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Weekly Alibi Retro Cooking: Recipes for Disaster

By Noah Masterson and Mary Ann McDonald

APRIL 20, 1998: 

Recipes for Disaster

It's amazing what passed for food just 40 years ago. As American cuisine struggled to find its niche, ingredients like potato chips and breakfast cereal became nearly as common as flour and eggs. What better way to study our parents' eating habits than to go to the source? We've unearthed some old cookbooks that will amaze and disgust. Read at your own risk.

--Noah Masterson


Sunday Night Suppers: 161 Chafing Dish and Other Specials
by the Staff Home Economists (Culinary Arts Institute, paper, price unknown)

Published in 1956, this little 68-page wonder offers more disgusting recipes than other cookbooks five times its size. I mean it, man--I'm talkin' puke-city. Most of the recipes can be prepared in a chafing dish--which is like a Bunsen burner-powered double broiler--so that you can amaze and excite your guests by cooking right at the table. The theory behind the "Sunday Night Supper" is that after six days of serious menu labors, the busy housewife is free to experiment on her unsuspecting family with more frivolous dishes prepared in a chafing dish. Yeah, whatever.

If eating the thymus gland or pancreas of a young animal floats your boat, try the recipe for Creamed Sweetbreads on page 12. Just remember to "remove all the tubes and membranes." For other not-readily-identifiable meat products, try the Baked Bologna on page 26. The Most Ridiculous Recipe Award goes to the Southern Oyster Loaf, which is just a loaf of unsliced bread, which you rip the top off of and stuff with oysters. Someone get me a bucket! (NM)


Better Homes & Gardens Barbecue Book
by the editors of Better Homes & Gardens (Meredith, cloth, $3 at a thrift store)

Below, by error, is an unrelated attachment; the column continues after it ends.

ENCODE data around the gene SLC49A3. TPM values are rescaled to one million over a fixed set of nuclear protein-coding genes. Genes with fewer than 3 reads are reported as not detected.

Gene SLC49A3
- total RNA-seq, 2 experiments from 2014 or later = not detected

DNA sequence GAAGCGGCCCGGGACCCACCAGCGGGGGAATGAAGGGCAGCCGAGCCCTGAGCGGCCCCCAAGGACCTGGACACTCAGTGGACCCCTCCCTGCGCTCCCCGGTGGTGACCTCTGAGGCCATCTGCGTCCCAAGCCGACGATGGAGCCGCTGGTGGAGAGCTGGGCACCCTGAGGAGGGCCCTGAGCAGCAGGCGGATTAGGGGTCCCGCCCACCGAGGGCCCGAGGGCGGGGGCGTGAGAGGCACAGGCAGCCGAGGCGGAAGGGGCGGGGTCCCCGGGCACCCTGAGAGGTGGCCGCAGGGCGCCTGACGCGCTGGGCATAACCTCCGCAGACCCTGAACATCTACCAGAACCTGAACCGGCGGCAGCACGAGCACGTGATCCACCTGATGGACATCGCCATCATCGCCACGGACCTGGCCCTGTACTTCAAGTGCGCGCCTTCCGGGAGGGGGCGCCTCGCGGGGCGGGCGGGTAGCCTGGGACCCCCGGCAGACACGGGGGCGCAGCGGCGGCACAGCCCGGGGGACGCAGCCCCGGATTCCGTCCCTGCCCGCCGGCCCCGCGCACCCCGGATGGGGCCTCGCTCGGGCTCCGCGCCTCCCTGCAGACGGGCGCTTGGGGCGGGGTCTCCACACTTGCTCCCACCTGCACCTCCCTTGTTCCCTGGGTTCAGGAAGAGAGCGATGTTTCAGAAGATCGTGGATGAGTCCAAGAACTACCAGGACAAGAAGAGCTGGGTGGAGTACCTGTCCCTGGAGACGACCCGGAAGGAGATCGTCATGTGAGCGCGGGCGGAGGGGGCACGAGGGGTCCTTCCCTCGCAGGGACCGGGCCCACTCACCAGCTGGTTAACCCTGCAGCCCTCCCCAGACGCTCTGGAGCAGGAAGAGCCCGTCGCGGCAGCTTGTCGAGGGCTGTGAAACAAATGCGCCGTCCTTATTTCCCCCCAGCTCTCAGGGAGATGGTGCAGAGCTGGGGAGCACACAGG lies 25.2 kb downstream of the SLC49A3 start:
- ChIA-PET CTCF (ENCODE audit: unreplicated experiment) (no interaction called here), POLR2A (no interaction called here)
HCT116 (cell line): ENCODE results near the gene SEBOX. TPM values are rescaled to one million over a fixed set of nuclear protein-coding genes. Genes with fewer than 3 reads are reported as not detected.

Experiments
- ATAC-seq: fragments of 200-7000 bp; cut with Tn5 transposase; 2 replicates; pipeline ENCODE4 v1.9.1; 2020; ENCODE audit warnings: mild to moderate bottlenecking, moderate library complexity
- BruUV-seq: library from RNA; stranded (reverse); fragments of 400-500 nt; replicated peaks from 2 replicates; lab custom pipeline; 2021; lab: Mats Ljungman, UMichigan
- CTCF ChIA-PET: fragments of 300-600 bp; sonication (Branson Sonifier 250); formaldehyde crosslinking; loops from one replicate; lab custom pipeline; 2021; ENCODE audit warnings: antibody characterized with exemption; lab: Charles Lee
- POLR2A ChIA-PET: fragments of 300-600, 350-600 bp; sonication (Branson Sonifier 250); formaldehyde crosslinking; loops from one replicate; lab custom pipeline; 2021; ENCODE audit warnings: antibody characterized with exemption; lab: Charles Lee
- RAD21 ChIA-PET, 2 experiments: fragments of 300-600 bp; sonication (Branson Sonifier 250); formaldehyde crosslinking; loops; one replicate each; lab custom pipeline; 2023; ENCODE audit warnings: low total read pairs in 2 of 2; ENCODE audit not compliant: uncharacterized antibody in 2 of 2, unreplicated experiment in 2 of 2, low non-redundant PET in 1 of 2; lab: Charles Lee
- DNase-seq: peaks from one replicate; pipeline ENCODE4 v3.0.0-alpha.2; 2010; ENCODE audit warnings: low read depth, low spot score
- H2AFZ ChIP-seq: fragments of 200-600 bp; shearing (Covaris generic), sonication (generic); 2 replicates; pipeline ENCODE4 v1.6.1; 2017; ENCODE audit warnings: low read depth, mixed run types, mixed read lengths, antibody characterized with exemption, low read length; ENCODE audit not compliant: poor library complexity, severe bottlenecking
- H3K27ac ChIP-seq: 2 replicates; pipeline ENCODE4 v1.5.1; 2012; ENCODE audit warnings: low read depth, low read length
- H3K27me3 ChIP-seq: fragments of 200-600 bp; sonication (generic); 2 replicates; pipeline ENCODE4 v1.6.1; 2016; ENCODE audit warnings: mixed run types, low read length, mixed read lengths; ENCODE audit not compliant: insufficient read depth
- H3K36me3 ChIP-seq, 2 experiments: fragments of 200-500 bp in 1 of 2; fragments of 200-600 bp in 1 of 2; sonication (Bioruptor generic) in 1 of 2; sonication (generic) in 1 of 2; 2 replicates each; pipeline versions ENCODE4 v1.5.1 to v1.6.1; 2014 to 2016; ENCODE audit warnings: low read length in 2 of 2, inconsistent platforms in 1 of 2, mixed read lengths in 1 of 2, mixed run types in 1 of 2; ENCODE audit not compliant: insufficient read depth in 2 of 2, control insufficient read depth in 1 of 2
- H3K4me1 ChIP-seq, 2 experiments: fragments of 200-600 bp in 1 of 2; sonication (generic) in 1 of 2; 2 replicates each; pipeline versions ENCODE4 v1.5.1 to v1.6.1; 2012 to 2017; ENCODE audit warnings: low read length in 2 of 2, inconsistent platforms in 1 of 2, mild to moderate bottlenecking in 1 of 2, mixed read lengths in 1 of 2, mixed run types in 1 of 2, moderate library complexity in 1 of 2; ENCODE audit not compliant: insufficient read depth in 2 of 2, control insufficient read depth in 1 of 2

The introduction to the Better Homes & Gardens Barbecue Book instructs us to "shuck off those old worries and start a fire for a fresh-air feast." This fueled my arsonistic tendencies, and I immediately set about looking for a school to burn down. I have since calmed down.

What really drew me to this 1956 cookbook was the pictures. There's nothing like Vaseline to make food glisten, and the photographers at Better Homes & Gardens use that magic substance liberally. The meat shines and the veggies are impossibly bright colors.

The weirdest food items in this book are the shish-kabobs. You can choose from the Picnic Piggies (skewered brown-and-serve sausages, peaches and cherries), the Vagabond Kabobs (skinned bologna on a stick) or the perversely titled Tall-Teen Wienies (split wieners stuffed with processed cheese and wrapped in bacon).

When experimenting with any of these recipes, as with all controlled substances, have an ambulance ready to take you to the emergency room for a stomach pumping or high-powered enema. (NM)


Quick Dishes for the Woman in a Hurry
by Melanie De Proft (Culinary Institute, paper, a quick $1.25)

Great! A cookbook for that night Mr. Right has accepted my dinner invitation. I leaf through to find a down-home meal I can prepare with ingredients I have at home. Mmmm, Tender-Rich Buttermilk Biscuits to start. Hey, this single recipe takes 30 minutes. OK, no bread. Need veggies, though. Shades o' Green Salad? Thirty minutes to prepare as well. How about the entrée? Frilly Frankfurters sound fast, but really take, yep, 30 minutes. Well, maybe just dessert and decaf. Nothing that today's woman would have in her fridge. Let's see, that's 1 1/2 hours of cooking if I serve Prince Charming all the above. Would he be worth it? I suggest reading this book in the tub (I find that the silly illustrations and Technicolor centerfold do nothing to stimulate one's appetite). So go ahead and soak, sip some wine and listen for the ding signaling dinner being done in the microwave oven. (MAM)

--Noah Masterson and MaryAnn McDonald


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